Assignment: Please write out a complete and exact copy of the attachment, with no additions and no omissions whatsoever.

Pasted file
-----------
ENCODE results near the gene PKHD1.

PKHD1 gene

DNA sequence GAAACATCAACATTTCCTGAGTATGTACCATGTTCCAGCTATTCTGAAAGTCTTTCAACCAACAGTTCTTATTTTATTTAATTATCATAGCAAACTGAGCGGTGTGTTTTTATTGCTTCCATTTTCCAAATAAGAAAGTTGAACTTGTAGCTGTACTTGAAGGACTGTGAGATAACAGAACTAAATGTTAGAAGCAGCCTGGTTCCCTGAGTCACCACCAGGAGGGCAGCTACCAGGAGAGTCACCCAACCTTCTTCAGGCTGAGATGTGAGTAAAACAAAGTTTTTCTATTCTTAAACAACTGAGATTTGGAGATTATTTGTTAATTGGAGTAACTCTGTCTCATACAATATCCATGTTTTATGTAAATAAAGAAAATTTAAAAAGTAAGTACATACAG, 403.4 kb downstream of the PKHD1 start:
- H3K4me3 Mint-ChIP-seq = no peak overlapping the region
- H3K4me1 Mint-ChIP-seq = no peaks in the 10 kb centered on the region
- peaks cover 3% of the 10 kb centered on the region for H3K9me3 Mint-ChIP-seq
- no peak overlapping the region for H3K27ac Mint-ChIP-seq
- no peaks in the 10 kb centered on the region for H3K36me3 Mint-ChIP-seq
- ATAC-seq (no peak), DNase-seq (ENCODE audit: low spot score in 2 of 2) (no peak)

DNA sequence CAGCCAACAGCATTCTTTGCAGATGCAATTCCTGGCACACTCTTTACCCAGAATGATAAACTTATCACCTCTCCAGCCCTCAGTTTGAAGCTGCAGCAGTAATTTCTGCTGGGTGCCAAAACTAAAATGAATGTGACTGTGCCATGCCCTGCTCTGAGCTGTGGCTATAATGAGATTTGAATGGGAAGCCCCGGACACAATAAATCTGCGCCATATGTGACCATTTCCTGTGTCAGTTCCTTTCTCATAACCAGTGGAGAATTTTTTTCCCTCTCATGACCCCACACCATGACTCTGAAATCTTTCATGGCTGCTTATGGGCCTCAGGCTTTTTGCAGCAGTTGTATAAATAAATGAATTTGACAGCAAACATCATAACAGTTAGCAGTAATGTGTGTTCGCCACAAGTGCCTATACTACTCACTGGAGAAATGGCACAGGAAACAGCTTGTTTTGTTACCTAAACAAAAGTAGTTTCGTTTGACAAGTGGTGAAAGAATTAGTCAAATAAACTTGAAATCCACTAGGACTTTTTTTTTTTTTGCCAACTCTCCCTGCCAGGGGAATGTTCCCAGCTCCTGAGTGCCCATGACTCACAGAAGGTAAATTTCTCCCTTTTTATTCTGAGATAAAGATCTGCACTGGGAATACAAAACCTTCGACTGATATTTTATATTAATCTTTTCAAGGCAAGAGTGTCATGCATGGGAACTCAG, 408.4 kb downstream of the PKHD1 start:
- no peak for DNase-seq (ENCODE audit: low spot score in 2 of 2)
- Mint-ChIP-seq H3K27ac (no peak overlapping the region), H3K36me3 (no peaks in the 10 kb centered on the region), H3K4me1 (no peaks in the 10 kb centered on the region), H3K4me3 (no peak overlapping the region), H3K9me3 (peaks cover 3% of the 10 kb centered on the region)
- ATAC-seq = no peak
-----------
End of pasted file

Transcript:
ENCODE results near the gene PKHD1.

PKHD1 gene

DNA sequence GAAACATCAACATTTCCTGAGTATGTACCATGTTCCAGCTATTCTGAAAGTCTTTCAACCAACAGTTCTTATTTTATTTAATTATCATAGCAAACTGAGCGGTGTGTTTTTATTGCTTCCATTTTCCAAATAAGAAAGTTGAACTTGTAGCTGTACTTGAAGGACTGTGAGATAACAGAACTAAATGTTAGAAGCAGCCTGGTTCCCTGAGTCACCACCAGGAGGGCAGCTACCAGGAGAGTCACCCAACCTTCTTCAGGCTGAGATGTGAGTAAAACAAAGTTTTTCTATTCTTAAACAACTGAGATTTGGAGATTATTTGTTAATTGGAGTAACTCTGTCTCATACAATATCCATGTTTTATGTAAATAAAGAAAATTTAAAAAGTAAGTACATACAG, 403.4 kb downstream of the PKHD1 start:
- H3K4me3 Mint-ChIP-seq = no peak overlapping the region
- H3K4me1 Mint-ChIP-seq = no peaks in the 10 kb centered on the region
- peaks cover 3% of the 10 kb centered on the region for H3K9me3 Mint-ChIP-seq
- no peak overlapping the region for H3K27ac Mint-ChIP-seq
- no peaks in the 10 kb centered on the region for H3K36me3 Mint-ChIP-seq
- ATAC-seq (no peak), DNase-seq (ENCODE audit: low spot score in 2 of 2) (no peak)

DNA sequence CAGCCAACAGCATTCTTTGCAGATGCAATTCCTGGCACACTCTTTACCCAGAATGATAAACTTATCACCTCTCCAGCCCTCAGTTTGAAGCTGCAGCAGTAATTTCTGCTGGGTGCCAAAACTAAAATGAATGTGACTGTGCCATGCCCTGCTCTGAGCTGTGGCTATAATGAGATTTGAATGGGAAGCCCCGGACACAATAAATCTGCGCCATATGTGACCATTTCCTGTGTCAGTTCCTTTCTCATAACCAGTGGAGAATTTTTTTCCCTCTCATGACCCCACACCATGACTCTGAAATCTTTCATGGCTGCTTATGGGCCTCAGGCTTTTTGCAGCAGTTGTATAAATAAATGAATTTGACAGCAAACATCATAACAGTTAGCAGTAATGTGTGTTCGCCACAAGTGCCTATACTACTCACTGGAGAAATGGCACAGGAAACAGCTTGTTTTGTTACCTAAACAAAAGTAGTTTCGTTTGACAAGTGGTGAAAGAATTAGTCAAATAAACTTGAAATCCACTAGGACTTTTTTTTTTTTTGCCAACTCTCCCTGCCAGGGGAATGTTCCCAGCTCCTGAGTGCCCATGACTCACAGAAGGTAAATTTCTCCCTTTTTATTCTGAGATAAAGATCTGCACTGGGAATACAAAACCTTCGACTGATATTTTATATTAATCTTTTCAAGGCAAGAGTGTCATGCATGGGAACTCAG, 408.4 kb downstream of the PKHD1 start:
- no peak for DNase-seq (ENCODE audit: low spot score in 2 of 2)
- Mint-ChIP-seq H3K27ac (no peak overlapping the region), H3K36me3 (no peaks in the 10 kb centered on the region), H3K4me1 (no peaks in the 10 kb centered on the region), H3K4me3 (no peak overlapping the region), H3K9me3 (peaks cover 3% of the 10 kb centered on the region)
- ATAC-seq = no peak